Wasserburg, G. J. (2003) Isotopic Adventures—Geological, Planetological, and Cosmic. Annual Review of Earth and Planetary Sciences, 31 . pp. 1-74. ISSN 0084-6597 http://resolver.caltech.edu/CaltechAUTHORS:20111012-140113691
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When asked to write a summary of my professional life, I had no notion of how difficult it would be. There is the form and the substance, the remembrances and the reality, the discipline and the hope, the frustration of not finding a way, and the satisfaction of finding a trail. Of all of the experiences, the greatest one, the biggest turn-on, is the rare feeling that one has some understanding of nature. I have had the honor and privilege of receiving the Crafoord Prize of the Royal Swedish Academy from the King of Sweden, but my greatest occasions of excitement came when I thought I had possibly understood something. The greatest satisfaction comes in feeling that the work I have done or contributed to has some beauty. At the moment, I am finishing up a paper on groundwater transport in the Ojo Alamo aquifer, having just finished a paper with C.T. Lee and Frank Kyte on the chemistry and transport of PGE in the oceans. Just weeks earlier, I returned from an astrophysics conference on “Low Z at low z and high z,” (low chemical elemental abundances at low and high cosmological red shifts) led by Y.-Z. Qian at the University of Minnesota. It has been said that the virtue of being “old” is that you can live in the past as well as the present. Thinking about the past is not my way, except to tell old stories over good wines at dinner with friends. However, the truth is that the particular problem that I am working on at any instant is, to me, the most important thing in the world. Chasing some particular idea and some observations of nature make up the real present and govern my immediate future. In the chase, I met Devendra and Aruna Lal. He was fascinated with Indian puzzles and natural puzzles, particularly those cosmic-ray induced. Our mutual interest in natural puzzles has been a continuous source of entertainment and mutual support. Friendly interaction and critical comments on science and life and what might be true comes regularly from Karl Turekian (a Columbia product displaced to Yale). It has been my privilege to have had an exciting, productive career that continues to the present day. It is my intent to continue the exploration and the chase. The reader is warned that this report is not chronological, as the actual science in different areas often occurred concurrently.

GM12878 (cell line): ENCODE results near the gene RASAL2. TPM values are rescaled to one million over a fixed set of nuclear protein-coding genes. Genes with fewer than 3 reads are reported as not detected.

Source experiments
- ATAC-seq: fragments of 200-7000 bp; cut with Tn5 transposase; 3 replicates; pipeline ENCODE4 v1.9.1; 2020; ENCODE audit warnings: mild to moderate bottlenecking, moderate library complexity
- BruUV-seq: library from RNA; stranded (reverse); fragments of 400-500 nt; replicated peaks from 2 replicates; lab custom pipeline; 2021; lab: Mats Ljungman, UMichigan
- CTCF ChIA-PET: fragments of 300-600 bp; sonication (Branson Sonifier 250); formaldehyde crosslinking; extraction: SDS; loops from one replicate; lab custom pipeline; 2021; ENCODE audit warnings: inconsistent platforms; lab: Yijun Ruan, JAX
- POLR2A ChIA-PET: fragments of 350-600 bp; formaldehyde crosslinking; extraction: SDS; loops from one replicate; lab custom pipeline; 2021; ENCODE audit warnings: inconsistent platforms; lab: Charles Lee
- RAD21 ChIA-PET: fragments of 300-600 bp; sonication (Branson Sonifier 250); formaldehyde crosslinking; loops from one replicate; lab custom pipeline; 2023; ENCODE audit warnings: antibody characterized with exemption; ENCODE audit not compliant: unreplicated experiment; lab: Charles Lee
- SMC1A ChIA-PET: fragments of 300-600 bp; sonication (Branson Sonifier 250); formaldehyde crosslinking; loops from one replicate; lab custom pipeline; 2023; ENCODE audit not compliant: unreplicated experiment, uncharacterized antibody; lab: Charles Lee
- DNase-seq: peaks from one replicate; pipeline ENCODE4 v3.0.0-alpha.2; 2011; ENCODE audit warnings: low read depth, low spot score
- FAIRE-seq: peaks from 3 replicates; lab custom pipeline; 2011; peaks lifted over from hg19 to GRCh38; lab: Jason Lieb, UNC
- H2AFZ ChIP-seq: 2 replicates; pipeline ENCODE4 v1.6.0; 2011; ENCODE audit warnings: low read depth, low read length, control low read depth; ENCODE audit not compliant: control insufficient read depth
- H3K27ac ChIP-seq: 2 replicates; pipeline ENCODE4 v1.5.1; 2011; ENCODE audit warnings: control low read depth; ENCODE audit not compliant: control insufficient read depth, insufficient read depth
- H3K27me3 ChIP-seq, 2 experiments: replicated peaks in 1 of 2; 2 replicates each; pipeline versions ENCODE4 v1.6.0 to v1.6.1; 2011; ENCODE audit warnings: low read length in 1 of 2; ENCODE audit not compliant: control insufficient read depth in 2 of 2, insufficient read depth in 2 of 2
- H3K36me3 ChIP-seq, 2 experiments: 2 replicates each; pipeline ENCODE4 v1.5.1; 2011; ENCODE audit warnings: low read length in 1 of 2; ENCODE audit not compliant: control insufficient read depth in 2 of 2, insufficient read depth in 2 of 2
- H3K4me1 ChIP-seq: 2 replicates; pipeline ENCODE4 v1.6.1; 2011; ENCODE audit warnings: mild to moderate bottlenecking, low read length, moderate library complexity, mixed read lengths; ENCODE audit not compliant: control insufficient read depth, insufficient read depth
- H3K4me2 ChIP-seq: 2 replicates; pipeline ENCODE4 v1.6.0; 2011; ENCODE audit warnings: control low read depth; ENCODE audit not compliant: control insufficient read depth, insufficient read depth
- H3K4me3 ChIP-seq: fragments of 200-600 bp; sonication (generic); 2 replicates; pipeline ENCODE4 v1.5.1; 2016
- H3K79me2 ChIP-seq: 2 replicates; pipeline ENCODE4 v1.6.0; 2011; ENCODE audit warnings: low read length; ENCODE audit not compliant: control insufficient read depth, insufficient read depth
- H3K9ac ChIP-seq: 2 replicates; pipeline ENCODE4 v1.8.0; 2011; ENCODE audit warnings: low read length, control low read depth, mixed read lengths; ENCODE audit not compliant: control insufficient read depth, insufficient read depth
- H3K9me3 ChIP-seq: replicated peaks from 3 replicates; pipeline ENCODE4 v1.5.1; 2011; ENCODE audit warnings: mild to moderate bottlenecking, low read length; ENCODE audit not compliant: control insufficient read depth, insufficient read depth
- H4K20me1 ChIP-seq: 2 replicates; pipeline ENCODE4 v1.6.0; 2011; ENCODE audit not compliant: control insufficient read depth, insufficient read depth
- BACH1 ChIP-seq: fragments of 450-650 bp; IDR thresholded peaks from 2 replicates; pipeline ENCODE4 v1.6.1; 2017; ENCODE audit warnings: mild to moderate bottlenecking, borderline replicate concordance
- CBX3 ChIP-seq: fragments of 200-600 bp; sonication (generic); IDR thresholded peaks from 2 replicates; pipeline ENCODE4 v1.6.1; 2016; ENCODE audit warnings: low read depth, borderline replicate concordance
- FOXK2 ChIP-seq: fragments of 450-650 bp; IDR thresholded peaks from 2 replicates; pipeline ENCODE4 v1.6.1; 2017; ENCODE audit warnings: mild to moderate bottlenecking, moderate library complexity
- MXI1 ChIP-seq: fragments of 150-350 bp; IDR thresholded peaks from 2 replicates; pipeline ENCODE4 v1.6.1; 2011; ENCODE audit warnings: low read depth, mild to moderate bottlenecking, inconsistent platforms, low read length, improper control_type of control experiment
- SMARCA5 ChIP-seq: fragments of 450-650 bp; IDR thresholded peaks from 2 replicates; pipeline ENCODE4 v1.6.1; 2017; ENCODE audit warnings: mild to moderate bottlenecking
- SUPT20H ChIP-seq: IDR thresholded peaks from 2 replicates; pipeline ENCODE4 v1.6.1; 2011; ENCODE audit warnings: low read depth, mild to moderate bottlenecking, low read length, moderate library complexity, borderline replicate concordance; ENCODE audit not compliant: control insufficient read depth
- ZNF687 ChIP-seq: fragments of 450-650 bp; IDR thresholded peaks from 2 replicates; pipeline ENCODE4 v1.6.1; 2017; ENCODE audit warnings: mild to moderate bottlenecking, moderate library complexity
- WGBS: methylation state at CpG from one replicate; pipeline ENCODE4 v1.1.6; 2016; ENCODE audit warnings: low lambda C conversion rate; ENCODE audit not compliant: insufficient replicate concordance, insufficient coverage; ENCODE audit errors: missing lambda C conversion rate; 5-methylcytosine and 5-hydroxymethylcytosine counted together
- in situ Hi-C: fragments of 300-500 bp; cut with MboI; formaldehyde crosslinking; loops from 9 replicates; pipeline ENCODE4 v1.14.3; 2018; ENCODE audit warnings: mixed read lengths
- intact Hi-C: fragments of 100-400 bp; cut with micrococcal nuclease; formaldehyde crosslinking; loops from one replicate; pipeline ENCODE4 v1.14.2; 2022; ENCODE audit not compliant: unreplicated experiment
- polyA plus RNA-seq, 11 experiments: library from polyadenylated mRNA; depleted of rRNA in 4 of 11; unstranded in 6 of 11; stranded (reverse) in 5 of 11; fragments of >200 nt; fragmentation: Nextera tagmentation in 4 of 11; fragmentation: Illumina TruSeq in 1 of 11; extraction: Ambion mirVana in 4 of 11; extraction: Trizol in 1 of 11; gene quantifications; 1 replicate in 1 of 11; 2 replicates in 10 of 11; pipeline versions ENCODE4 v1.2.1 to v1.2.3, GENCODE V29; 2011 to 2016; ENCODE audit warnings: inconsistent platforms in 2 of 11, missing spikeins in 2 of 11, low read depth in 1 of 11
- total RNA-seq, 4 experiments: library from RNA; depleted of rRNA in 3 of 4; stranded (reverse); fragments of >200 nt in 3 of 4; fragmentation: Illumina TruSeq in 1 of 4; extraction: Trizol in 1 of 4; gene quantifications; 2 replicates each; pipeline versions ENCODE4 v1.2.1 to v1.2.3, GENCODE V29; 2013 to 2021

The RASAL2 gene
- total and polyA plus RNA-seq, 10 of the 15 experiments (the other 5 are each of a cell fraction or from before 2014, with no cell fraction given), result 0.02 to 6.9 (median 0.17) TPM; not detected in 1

|Additional Information:||© 2003 by G.J. Wasserburg. First published online as a Review in Advance on December 2, 2002.|
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|Deposited By:||Tony Diaz|
|Deposited On:||13 Oct 2011 23:05|
|Last Modified:||13 Oct 2011 23:05|
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